Taken together, these data lead to the conclusion that the most blatant HPV incidence and prevalence are recorded in the low- and middle-income regions in both genders, healthy and unhealthy (7). In fact, it is well-known that poverty, associated with idleness, is the main cause of transmission of sexually transmitted infections, including HPV. Furthermore, because most women, in general, start sexual intercourse early (16, 26, 27), this reasonably explains the very high prevalence rates of high-risk oncogenic genital HPVs (HR-HPVs) observed in young women, especially in low- and middle-income countries. Interestingly, in some underdeveloped regions, such as in SSA, and in East and Southwest Asia, patterns of cultural diversity (28), early marriages followed by high divorce rates, are crucial factors in increasing viral transmission (27). Moreover, in SSA, access to screening and healthcare remains a real battlefield (29), a challenge compared with developed countries, especially in women when they marry very early (10–14 years old), leading to a lack of health empowerment (27).
Due to their competent immunity, and their sexual and financial stability, some women generally eliminate the infection very quickly, explaining the decrease in HPV prevalence after 25 years of age. The low rates of persistence, recrudescence, or reinfection, observed in older women, are generally caused by the multi-sexual partnership due to social and financial instability (poverty) and lack of education (26, 30).
Second, within only 3 years (from 2007 to 2010), the overall prevalence of HPV infection in women with NCC increased by about 1% (10.4–11.7%, respectively), with the same trend as those described in the different sub-continents mentioned earlier (11, 12). These data suggest that by 2025, an increase of about 5% in cases of healthy HPV-positive women could be observed worldwide (~17%) if no current vaccination program is implemented or improved, especially in low- and middle-income countries. Because of the dynamics of transmission (21), the increasing rate will be the same in men, even though the burden is lower. It is worth noting that even if the HPV burden is low in men than women, this does not mean they are poor carriers of the virus. Indeed, Beachler et al. reported that the clearance rate of HPV is lower in men, an idea not supported by studies carried out by Wei et al. (31, 32). However, considering the large number of samples obtained from 18 countries combined (>24,000 participants) and a relatively long period of observation (1950–2015) in this study, it is reasonable to admit that men have a low clearance rate because they are less likely to develop natural anti-HPV immunity compared with women (33) who clear the infection within a relatively shorter period than men.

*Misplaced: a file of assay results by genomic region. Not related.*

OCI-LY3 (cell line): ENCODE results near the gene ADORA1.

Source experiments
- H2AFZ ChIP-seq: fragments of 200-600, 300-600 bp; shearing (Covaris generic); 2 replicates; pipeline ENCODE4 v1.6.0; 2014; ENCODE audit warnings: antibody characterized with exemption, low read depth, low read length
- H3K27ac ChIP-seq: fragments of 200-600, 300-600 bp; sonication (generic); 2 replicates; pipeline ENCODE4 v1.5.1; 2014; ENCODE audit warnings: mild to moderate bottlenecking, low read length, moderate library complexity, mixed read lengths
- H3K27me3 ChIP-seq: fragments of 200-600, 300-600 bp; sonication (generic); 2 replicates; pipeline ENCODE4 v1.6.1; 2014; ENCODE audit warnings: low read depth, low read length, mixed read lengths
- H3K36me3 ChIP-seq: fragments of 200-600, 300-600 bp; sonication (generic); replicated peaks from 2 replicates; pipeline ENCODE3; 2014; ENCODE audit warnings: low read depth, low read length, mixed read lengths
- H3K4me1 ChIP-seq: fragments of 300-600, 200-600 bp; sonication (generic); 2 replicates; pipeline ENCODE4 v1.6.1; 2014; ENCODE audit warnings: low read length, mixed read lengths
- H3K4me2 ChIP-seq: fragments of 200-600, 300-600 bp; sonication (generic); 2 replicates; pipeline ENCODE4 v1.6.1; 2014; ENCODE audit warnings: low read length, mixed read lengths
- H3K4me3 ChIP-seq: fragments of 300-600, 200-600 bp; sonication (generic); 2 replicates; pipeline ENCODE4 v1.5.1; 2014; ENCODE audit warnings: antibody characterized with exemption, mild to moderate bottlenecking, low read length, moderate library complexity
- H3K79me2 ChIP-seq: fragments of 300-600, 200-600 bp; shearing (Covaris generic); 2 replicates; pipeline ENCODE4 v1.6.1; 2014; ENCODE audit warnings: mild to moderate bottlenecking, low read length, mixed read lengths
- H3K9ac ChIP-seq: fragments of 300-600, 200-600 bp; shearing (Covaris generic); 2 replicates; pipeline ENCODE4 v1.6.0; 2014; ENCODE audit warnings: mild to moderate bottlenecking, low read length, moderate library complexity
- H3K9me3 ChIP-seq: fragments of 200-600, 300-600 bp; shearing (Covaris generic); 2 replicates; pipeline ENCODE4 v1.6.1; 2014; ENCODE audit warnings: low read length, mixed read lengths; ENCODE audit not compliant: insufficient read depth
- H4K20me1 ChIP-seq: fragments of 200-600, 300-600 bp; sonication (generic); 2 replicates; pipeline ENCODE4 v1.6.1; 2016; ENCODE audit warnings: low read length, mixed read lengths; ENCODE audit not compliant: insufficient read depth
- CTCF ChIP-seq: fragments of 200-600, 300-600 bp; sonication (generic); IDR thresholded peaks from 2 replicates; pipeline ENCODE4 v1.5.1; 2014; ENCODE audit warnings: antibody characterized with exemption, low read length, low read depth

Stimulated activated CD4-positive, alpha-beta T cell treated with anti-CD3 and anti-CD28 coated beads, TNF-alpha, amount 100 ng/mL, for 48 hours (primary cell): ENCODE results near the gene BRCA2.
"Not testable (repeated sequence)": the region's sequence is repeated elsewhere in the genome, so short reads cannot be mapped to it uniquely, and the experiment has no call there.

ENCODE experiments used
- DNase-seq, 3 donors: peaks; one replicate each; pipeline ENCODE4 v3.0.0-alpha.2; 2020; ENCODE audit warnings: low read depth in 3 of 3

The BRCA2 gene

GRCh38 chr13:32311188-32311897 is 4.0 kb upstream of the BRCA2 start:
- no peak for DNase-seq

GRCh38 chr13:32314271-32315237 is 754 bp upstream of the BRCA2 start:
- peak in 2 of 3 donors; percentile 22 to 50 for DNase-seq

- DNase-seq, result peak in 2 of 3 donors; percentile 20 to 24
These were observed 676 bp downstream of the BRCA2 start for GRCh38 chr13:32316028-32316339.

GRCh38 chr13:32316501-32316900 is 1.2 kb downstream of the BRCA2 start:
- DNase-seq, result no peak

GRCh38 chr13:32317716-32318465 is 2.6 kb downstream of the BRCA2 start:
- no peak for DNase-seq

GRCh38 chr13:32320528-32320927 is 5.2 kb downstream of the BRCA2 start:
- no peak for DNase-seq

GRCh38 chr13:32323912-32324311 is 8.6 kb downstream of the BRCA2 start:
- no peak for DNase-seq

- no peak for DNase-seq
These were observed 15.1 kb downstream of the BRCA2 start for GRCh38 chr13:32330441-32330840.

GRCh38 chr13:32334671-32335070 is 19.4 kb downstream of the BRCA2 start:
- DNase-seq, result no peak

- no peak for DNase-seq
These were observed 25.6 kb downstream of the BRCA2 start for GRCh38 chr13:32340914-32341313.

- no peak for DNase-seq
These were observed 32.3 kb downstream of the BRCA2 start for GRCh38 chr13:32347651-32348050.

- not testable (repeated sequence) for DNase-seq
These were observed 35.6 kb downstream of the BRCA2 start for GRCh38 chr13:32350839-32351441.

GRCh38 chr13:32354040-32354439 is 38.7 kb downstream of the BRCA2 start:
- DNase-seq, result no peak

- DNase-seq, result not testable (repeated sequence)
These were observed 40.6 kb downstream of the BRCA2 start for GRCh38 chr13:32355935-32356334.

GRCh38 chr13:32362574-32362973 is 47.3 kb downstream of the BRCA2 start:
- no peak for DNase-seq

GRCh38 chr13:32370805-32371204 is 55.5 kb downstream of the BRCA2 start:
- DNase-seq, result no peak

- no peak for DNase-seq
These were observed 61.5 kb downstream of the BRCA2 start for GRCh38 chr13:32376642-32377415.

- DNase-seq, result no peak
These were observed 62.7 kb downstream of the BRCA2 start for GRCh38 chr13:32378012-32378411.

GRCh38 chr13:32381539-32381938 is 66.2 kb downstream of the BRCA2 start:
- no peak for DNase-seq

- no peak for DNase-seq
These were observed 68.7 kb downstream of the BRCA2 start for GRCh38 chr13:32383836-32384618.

In men, the high prevalence of HPV, which is invariable with age, could be explained by their sexual activity preferentially with young girls under 25 who are highly infected (26), and by the fact that men compared with women have a low potential of developing natural or acquired immunity, even after repeated exposures (33). This suggests that men are reservoirs or vector-based niches for HPVs (especially HR-HPVs) for women—and MSM—in whom conversely, any sexual character is a potential transmission method. From this statement, we can speculate that the 1% increase in the infection rates observed in women could be similar in men.
Epidemiology and Regional Burden of HPV-Related Diseases
Cutaneous warts (CWs) are mainly caused by the genera β and γ (HPV4 and 65), and rarely by the genera α (HPV2, 27, and 57) and μ (HPV1) from low-risk oncogenic genital HPVs (LR-HPV), called cutaneous HPVs (34, 35). A recent report in Dutch children showed a high cutaneous HPV rate of 92% in CW samples (36). Ubiquitous, HPVs are detected in commensal cutaneous flora of more than 50% of healthy individuals (37), particularly in children by 4 years of age (38). The appearance of CW is, therefore, the result of viral multiplication persistence but remains transient until 1–2 dozen months (34, 36, 39). This viral persistence rate and therefore the relative risk of CW occurrence is proportional to age [66% in children and 92% in adults (40)], as children are either not exposed or are less exposed than adults to viral persistence risks, including any sexual practices, smoking, use of hormonal contraceptives, and other infections (41–44).
The CW prevalence does not exceed 33% in healthy subjects and tends to be higher in males than in females (39, 40, 45). In immunocompromised people (organ transplant recipients and HIV-positive patients), the spread of cutaneous HPV on the skin is important, and the prevalence and incidence of CW are higher (up to 90%); consequently, the risk of developing non-melanoma skin cancer is increased (45). Currently, there is a lack of data on the regional epidemiology of CW.